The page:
Review: The Nightmare Dance by David Gilbertson

david gilbertson, nightmare dance, holocaust, jewish history, israel, antisemitism, hitler, Josef Blősche, Christian Wirth, Stella Goldschlag, Christian X, Janus Korczak
The Nightmare Dance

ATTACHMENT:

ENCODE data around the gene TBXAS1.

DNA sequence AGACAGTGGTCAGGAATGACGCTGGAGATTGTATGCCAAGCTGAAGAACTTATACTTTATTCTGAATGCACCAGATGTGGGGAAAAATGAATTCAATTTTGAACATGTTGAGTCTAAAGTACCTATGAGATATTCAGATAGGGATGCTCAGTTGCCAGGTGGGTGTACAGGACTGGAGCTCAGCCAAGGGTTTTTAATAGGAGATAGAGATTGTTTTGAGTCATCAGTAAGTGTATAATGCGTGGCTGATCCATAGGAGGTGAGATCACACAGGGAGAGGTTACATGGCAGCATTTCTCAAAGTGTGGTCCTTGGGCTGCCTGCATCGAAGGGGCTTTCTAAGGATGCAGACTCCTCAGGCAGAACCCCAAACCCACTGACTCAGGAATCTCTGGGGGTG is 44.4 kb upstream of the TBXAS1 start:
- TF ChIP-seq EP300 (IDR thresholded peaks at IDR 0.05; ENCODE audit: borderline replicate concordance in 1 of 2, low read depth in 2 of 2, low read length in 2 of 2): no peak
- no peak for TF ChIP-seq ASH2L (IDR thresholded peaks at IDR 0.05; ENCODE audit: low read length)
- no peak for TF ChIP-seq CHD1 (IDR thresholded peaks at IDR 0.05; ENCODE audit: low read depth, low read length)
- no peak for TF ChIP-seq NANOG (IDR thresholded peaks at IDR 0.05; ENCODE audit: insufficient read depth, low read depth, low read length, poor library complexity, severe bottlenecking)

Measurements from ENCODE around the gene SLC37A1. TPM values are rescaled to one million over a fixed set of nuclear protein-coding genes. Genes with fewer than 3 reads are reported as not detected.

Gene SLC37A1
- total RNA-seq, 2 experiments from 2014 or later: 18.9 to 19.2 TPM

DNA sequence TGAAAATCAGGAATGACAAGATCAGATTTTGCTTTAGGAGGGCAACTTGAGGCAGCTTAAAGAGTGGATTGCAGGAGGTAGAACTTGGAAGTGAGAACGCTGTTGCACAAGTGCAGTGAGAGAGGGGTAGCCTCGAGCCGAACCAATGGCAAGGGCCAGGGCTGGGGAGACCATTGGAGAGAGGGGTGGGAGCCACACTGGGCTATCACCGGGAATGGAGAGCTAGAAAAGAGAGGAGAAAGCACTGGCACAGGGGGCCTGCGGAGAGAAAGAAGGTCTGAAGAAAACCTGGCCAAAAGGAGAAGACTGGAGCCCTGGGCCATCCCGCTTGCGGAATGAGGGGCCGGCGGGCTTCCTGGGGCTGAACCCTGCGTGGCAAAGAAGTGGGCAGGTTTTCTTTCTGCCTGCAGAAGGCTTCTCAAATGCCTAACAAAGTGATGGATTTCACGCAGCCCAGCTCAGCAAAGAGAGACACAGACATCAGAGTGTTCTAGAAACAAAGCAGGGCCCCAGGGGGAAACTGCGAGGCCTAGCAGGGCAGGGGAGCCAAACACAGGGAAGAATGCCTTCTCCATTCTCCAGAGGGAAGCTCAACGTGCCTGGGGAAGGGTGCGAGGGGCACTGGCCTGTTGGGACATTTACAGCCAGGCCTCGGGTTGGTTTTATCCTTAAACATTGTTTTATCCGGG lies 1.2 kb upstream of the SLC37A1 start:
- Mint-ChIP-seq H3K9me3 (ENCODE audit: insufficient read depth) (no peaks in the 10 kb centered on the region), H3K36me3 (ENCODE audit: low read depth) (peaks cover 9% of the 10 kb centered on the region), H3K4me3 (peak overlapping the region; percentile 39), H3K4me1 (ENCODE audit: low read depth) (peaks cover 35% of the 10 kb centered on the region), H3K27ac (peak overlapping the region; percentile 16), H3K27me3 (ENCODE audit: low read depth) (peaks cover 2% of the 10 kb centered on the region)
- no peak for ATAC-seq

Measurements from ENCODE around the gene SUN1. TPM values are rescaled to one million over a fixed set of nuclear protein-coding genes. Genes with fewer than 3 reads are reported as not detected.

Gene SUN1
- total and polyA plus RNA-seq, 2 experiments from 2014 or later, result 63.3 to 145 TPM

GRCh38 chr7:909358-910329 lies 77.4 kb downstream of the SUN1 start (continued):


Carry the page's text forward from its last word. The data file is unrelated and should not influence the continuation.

Worth of a book can be judged in several ways, just like judging a movie, a meal, a place or even a person. Everyone will have a different opinion and subjective analysis of what’s right, what’s not and all that in between. I, personally, over the years of reading, have formulated a simple yet practical way of judging books, not entirely independent of having studied endless two-scaled models to estimate the effectiveness of business models, marketing tactics and product categories during post-graduation. As most of my reading concerns with history and politics it can be used as it is, but even if it doesn’t then one of the two-scales can be removed to suit the reader. On one scale is the emotive value – does it move me, does it engender a vivid imagery, does it do anything to me to connect with the stories? The other scale is comprised of by whom the book has been written – not in the sense concerned with actual whom but with what profession does the person come from – a historian or a journalist? I do score historians above journalists for their deep analysis and mostly chronological texts, but again not entirely dismissive of the other lot (while I am no professional at checking and cross-checking facts, that is way beyond my expertise, none of which anyways I have, hence to challenge facts in a text is something I can’t engage in as much as I wish I could). When the work is unrelated to history or politics, the second scale can be done away with and the rudimentary first one suffices – I guess it applies to all of us – we all are invariably irrational fools who do things at whims of our impulses, then later justifying to ourselves and other why we did whatever we did. This background was necessary to understand the review of The Nightmare Dance by David Gilbertson. It is not a standard narration of Jewish holocaust history which begins with the origins of it or goes into the workings of its gas chambers and death machinery. It is none of that. And he correctly explains it isn’t only about Nazis as if they came from an alien land and terrorized the world and, when defeated, left us to be happy again. No, none of it. They came from within us and were and still are a part of us, but still “the guilt or innocence of others is at best ignored and at worst denied. Responsibility is heaped upon a few ‘central-casting’ villains”. Nazism was just one strain amongst the various forms our hatred emphatically moulds itself into. Gilbertson covers the personal stories of five determined individuals and what role they played in the horrors of the Second World War. Yet, at the same time, it needs to be reasserted that the Jewish holocaust, inasmuch infinitely terrible, wasn’t the only event which can be termed as ‘The Holocaust’. Several other death knells have been equally, if not more, painful and traumatizing. There can be no numerical objectification of pain and suffering. The Armenian genocide, the Indian partition, the 1971 Indo-Pak war, the Rwandan genocide, Gulag, Chinese deaths during Mao’s revolution, the Palestinian Nakba and the last 65 years, Darfur, Sarajevo and many more belong to the same league. Again, not because of the numbers but because of their profound influence of the societies and groups which were at the other end and our understanding of where humanity is headed. A suffering is a suffering, it multiplied by ten still remains a suffering and so does it when multiplied by millions. Hence, no suffering should be rejected as being small enough to be discounted and ignored.